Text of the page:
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by Sarah Collins Sarah Collins No Comments

Biometrics Halted for Certain I-539s to Begin May 17, 2021

Acting Associate Director of Service Center Operations for USCIS Connie Nolan has confirmed that the requirement of biometrics for H-4, L-2, and E-1, E-2 and E-3 categories of Form I-539 will be suspended for 24 months, beginning May 17, 2021. Since March 2019, USCIS has required all individuals submitting a Form I-539 application to complete biometrics. The policy has resulted in numerous lawsuits that have challenged the reasonableness of processing times due to unprecedented backlogs of Form I-539 applications.

The suspension of the biometrics requirement is to apply to Form I-539 applications in H-4, L-2, and E-1, E-2 and E-3 categories that are pending as of the effective date of the policy and have not yet received a biometric services appointment notice, and new applications received by USCIS after the effective date of the policy through the stated expiration date.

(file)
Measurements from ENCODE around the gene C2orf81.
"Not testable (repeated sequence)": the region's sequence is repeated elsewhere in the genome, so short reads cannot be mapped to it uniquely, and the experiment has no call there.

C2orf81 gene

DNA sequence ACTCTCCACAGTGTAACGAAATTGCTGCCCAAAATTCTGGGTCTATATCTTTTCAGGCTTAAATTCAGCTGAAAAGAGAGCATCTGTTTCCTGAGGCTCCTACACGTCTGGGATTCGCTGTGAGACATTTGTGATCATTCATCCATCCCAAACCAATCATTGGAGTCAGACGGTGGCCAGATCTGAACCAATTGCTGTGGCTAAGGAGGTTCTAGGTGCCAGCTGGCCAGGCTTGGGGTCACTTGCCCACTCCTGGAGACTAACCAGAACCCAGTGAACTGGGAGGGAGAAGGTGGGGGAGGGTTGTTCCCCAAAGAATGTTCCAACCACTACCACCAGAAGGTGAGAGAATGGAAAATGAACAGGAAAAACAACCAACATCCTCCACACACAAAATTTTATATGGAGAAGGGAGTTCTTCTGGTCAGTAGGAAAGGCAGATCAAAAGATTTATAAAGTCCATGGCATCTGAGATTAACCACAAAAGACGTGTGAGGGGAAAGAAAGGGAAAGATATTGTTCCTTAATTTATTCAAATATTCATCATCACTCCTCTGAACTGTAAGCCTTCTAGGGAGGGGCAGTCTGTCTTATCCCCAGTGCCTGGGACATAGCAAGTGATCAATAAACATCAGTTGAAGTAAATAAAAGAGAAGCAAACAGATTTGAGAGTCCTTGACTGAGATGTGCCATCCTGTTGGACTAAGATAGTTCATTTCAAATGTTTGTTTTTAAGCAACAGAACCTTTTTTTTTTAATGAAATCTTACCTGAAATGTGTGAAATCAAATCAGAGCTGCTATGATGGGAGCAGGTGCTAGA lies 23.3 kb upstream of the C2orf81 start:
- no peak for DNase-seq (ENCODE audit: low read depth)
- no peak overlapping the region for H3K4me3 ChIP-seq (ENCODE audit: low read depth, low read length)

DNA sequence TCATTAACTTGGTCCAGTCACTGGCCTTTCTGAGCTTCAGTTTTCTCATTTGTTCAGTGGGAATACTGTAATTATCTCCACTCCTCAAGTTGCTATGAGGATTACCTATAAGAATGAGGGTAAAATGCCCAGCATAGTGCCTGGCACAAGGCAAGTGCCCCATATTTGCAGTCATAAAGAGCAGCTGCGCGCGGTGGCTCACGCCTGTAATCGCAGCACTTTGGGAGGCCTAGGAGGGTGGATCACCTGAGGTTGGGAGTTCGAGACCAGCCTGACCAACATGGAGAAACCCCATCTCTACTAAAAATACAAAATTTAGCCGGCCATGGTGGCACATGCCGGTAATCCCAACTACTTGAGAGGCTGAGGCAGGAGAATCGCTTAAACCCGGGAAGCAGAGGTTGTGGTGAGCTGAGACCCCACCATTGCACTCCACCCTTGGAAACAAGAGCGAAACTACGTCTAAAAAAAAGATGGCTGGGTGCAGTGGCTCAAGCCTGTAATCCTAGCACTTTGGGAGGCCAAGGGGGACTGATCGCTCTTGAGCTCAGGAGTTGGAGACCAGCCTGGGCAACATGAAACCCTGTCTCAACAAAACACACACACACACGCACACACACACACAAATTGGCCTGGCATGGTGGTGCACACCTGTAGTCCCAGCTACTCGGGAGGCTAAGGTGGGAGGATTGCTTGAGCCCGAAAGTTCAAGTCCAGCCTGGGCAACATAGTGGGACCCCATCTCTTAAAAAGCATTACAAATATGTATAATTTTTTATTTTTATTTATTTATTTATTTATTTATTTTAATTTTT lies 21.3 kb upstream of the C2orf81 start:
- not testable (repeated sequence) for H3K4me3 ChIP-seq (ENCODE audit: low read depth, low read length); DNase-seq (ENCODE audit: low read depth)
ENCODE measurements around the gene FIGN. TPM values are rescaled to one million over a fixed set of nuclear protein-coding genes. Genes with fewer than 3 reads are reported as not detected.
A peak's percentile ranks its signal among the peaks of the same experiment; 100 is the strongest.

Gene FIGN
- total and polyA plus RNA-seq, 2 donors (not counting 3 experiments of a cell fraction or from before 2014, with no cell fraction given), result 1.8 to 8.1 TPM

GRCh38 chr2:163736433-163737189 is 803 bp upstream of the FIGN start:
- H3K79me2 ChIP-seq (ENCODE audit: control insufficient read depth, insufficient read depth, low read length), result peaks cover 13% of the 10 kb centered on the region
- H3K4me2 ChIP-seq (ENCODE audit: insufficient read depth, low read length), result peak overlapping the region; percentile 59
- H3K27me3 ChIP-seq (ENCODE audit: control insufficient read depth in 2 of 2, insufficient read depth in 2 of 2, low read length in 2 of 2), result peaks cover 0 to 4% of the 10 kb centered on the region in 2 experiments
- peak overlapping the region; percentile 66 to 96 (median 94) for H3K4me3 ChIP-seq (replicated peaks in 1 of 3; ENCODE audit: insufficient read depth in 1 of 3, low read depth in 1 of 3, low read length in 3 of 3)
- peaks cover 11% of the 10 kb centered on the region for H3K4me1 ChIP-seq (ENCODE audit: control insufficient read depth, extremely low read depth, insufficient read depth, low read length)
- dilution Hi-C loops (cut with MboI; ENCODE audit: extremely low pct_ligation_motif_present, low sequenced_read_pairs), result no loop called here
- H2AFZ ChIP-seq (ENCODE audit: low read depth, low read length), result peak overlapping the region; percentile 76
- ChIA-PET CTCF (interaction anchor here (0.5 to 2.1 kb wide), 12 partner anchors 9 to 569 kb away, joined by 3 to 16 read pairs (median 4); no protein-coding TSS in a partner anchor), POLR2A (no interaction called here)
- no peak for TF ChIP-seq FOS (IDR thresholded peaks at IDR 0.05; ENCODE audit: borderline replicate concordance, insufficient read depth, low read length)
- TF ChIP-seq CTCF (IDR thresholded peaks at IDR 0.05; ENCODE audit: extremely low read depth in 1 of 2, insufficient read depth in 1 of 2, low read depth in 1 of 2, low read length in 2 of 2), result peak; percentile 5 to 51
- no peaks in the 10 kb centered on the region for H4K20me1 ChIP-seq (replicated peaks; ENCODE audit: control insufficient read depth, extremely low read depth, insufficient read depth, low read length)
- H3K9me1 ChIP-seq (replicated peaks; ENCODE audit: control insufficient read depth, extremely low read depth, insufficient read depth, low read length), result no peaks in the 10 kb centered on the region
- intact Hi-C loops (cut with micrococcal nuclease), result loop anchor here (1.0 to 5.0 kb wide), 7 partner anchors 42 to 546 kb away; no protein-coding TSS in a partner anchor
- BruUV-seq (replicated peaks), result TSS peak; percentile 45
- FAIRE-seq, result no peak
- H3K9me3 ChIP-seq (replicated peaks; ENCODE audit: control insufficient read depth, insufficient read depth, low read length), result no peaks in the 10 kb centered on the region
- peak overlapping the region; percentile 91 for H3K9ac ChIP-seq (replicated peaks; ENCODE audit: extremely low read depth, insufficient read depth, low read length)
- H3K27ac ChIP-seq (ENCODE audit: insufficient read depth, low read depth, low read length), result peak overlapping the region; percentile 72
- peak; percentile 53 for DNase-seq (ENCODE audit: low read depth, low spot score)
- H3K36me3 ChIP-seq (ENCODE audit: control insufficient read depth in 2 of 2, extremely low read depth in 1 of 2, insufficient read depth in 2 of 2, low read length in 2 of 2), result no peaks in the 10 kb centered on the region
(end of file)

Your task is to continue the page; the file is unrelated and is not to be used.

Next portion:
by Adrianna Romero Adrianna Romero No Comments

Ban on Travel From India will Take Effect on May 4, 2021

The Biden admiration has restricted entry into the U.S. for those traveling from India. The new travel ban is set to take effect Tuesday, May 4th. India has recently seen an extreme spike in positive COVID-19 cases and the government is struggling to contain the spread of the virus and its variants. The new travel ban will look a lot like previous bans imposed early last year:

  • U.S citizens and Lawful Permanent Residents (LPRs) will be granted entry
  • Anyone arriving in the US will be subject to COVID-19 testing
  • Anyone that has not been vaccinated may be subject to a quarantine period of 14 days upon arrival
  • Anyone who is not a U.S. citizen or LPR and has been in India in the 14 days prior to arrival, will not be granted entry
  • There will be narrow exceptions for essential travel

If you are in the U.S. on a non-immigrant visa and you have to travel to India, schedule an appointment with our team to determine your eligibility for a travel exception.

by Lisa York Lisa York No Comments

The UK Imposes Additional COVID-Related Travel Restrictions; Adds India to its Travel Ban List